“Gitigaan sad kog bracelet. Gold!” he exclaimed.
“Nya, ang singsing kay gamay man, di ma-igo!” He excitedly showed his pinkie with the ring stuck at his middle node. It actually looked like “pakapin sa bubot .” Despite the fact that he lost his house, his face beamed with merriment with the help he received. He felt loved. Boholanos felt loved.
I found similar characters in some parts of Bohol. At Tubigon, at the terminal fronting the quake-raped municipal hall, a cheeky jeepney conductor kept on bugging me to give him my phone number like it was a normal scenario at another island in our archipelagic nation. At Inabanga, young mothers scoured heaps of ukay-ukay while exchanging humorous tales of running towards the basakan on that fated day. At Clarin, a jeepney passenger was astonished at the amount of relief goods his family received.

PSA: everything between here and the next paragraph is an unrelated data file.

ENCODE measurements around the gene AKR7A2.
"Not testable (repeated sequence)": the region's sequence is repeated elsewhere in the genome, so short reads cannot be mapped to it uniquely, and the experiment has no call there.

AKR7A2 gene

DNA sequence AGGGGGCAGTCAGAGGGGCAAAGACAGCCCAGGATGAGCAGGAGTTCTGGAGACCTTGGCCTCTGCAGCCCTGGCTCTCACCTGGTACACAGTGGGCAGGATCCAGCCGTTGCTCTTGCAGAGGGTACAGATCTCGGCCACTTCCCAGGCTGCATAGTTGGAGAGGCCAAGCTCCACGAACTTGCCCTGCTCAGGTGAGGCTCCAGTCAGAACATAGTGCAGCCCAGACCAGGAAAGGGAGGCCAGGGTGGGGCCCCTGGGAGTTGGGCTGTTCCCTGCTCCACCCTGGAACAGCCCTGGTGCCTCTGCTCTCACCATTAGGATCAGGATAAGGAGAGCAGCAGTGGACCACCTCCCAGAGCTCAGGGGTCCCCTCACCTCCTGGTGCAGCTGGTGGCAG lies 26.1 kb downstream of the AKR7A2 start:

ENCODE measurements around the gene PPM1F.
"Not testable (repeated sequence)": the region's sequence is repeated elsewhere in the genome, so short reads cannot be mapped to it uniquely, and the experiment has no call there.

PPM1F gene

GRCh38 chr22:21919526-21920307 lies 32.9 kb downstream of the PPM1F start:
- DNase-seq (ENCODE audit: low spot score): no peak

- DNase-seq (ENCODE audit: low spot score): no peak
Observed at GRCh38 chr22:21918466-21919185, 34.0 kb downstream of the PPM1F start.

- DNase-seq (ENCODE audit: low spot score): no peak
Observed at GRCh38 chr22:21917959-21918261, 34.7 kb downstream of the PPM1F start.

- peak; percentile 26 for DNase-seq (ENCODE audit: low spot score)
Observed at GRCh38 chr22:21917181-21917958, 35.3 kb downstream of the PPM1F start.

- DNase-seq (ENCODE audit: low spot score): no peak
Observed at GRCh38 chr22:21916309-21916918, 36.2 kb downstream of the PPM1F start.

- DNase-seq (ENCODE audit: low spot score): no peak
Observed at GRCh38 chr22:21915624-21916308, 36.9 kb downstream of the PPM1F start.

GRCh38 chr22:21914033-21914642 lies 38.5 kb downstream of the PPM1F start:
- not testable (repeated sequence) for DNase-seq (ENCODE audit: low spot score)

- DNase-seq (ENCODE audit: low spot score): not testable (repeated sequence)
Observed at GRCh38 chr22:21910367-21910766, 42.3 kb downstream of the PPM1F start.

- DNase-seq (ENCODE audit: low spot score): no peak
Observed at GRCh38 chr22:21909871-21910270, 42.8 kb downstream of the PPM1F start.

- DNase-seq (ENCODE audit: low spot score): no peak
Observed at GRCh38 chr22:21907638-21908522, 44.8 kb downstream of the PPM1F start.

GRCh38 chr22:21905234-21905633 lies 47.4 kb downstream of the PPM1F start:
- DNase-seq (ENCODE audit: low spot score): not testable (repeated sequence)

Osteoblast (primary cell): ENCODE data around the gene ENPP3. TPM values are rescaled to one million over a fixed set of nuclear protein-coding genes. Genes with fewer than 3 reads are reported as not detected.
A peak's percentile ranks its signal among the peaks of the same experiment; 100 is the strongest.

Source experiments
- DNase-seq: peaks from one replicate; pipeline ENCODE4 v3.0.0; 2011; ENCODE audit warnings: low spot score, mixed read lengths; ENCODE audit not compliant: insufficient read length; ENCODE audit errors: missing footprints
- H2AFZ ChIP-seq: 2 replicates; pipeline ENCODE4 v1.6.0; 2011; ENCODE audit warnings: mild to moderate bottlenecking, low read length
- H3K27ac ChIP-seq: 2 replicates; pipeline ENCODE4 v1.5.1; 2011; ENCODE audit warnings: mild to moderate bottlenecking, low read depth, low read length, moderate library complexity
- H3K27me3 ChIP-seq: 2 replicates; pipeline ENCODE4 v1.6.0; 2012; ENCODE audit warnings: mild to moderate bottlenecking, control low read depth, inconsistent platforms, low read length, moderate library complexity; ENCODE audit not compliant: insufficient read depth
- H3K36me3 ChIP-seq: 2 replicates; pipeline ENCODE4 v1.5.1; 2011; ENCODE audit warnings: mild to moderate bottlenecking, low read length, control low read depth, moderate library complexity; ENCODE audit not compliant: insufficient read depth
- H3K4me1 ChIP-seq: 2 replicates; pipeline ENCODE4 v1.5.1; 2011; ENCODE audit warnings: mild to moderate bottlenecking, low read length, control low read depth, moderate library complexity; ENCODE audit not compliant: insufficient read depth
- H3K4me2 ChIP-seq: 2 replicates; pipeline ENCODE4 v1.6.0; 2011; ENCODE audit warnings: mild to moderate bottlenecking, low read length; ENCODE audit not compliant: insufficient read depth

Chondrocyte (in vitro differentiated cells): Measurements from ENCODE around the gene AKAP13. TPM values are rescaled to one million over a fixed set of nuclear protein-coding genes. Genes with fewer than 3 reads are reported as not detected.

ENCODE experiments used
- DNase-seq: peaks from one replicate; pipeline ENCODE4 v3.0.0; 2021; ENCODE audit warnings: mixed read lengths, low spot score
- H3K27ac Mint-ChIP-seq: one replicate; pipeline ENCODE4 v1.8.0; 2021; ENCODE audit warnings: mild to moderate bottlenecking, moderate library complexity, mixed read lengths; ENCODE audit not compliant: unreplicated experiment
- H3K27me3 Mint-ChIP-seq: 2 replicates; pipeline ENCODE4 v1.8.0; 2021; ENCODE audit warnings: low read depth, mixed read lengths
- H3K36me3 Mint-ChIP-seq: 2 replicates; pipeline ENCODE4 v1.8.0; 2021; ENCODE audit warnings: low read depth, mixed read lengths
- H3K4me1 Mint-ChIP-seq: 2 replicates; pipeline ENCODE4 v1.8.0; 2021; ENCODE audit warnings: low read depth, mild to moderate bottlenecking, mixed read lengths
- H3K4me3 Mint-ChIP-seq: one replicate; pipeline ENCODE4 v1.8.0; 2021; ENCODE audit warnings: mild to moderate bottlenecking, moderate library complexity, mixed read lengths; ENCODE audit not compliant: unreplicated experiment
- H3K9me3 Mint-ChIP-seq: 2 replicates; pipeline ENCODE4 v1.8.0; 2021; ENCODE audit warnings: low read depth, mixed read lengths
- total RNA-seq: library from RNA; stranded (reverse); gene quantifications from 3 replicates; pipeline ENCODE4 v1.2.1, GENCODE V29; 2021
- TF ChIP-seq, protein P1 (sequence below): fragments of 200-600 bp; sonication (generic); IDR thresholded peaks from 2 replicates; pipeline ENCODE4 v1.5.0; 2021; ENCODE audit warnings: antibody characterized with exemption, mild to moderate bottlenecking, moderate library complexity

“Nakatigom gyod mig bugas!” he broadcasted. At Loon in front of the church rubble, lads laughed so hard when the sepak takraw’s ball bounced on the player’s forehead. At Sagbayan, an old man tried to make a Freddie Aguilar move on me.
This was the Bohol that I was looking for, the one that was not only geographically but also characteristically close to Cebu.
The pursuit of a local’s smile and laughter must have been the reason that pushed me to travel to our sister island 10 days after the quake. I got fed up with the photos and stories of distress and remains on print and online media, tired of the donors-focused relief operation photos, annoyed with the perfectly groomed politicians being interviewed. I was looking for a Bohol that interjected whistles in its sighs, guffaws in its sorrows. My mind was somehow conditioned that I would have to look hard to find this. But that was not the case.
Contrary to the cold facts flooding the news, Bohol provided warmth.
We—removed from the actual Bohol—shook our heads looking at the historical marks reduced to rubble, grieved at the grotesqueness of crippled houses, mourned at the lives lost, were perturbed by the surfacing sinkholes.